WITH the UK and Scottish economies still struggling, businesses need some fresh thinking when it comes to boosting sales.
So, today’s launch of a £40,000 award for Scottish firms, in the shape of the 2013 Collaboration Prize, is designed to reward such innovation. Up for grabs is £10,000 worth of support for four Scottish companies to set up consortium co-operatives.
Enterprise minister Fergus Ewing recognises the prize will encourage home-grown talent to think about working together to succeed on the world stage.
Last year was our first year, and we’ve added an extra £10,000 of funding for 2013.
The prize will also seek out winners from the of food and drink, creative industries and tourism sectors – areas in which Scottish innovation thrives. That’s why we are in partnership with Scotland Food and Drink, Scottish Tourism Alliance and Creative Scotland.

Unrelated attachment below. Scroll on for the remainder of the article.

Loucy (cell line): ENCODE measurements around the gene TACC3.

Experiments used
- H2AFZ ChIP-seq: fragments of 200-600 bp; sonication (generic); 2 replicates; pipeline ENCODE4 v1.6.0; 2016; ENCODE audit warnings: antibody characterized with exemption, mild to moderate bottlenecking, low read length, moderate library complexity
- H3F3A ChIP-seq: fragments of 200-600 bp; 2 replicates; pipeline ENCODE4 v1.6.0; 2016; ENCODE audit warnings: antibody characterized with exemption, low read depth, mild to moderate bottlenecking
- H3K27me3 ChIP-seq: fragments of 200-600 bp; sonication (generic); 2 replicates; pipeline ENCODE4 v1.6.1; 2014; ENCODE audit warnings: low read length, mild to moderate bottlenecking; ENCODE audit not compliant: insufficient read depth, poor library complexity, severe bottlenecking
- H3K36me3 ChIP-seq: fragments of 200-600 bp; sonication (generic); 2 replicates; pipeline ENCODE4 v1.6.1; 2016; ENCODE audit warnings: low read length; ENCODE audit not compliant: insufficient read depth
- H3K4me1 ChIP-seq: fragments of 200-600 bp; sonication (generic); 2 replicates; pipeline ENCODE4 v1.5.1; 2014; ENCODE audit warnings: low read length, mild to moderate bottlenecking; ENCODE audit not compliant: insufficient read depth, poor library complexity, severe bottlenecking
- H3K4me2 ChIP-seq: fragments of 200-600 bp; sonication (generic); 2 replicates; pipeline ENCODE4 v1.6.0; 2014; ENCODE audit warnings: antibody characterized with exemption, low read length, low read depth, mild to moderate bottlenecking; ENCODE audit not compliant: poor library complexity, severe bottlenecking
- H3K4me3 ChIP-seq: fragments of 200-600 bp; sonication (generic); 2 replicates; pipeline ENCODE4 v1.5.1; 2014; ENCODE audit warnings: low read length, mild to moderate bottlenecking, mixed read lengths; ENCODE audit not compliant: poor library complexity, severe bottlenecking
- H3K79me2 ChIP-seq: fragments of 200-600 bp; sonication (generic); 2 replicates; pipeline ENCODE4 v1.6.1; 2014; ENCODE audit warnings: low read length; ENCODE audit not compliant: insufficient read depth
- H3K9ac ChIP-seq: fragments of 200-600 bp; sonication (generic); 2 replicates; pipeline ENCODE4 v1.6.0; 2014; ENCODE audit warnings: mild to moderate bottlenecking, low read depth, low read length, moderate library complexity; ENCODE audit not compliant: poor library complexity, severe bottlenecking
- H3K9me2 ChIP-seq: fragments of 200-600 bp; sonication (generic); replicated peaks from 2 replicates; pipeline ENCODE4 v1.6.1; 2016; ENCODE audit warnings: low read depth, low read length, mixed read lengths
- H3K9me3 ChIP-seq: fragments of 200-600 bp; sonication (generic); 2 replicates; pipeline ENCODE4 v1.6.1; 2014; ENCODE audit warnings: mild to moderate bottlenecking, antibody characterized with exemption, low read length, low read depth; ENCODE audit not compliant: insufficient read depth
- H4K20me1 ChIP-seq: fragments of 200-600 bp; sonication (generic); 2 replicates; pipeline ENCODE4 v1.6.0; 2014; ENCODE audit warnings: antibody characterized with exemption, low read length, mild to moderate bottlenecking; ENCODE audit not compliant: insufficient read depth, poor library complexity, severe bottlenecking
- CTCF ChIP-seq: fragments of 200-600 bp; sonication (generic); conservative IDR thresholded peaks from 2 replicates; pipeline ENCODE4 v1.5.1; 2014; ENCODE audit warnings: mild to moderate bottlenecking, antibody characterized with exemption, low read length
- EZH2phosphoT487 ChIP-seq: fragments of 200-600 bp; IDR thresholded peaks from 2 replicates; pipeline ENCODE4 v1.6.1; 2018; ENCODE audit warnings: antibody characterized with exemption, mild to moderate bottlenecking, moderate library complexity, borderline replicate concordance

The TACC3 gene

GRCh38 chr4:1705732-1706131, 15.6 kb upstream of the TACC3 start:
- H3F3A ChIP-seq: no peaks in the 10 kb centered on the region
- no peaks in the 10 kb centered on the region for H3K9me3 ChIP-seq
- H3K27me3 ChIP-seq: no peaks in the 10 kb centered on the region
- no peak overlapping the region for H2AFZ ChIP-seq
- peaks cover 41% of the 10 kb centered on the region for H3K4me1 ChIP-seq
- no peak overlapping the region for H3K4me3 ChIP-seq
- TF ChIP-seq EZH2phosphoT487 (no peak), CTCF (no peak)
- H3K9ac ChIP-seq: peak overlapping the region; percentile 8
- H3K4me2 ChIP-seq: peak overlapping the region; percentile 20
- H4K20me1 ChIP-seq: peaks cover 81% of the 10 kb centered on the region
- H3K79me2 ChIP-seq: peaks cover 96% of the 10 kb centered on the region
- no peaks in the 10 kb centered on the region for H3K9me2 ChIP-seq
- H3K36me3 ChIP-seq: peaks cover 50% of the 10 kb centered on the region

Consortium co-operatives allow a number of companies to pool their resources and bid for bigger contracts, while retaining their independence. They may also undertake shared buying or marketing. Recent research indicates that 88 per cent of consortium members have developed new business relations as a result of working together. As well as bottom-line benefits, there are the intangible benefits of working with others: peer support, influence and confidence.
Collaboration can also help Scotland’s many SMEs (small and medium enterprises), which account for 99.3 per cent of all private sector enterprises, compete in export markets.
A good example is one of last year’s winners Music Co-OPERAtive Scotland (McOpera), which brings together members of the Orchestra of Scottish Opera to explore new markets for classical music at home and abroad.
The time for collaboration has come. Google Android, for example, lets innovative start-ups collaborate on new apps, stimulating new phone sales.
There are 578 co-operative businesses in Scotland with a combined turnover of more than £4 billion and employing 28,600 people. Our prize will help grow that number, which will in turn deliver sustainable economic growth.
• Sarah Deas is chief executive of Co-operative Development Scotland, a subsidiary of Scottish Enterprise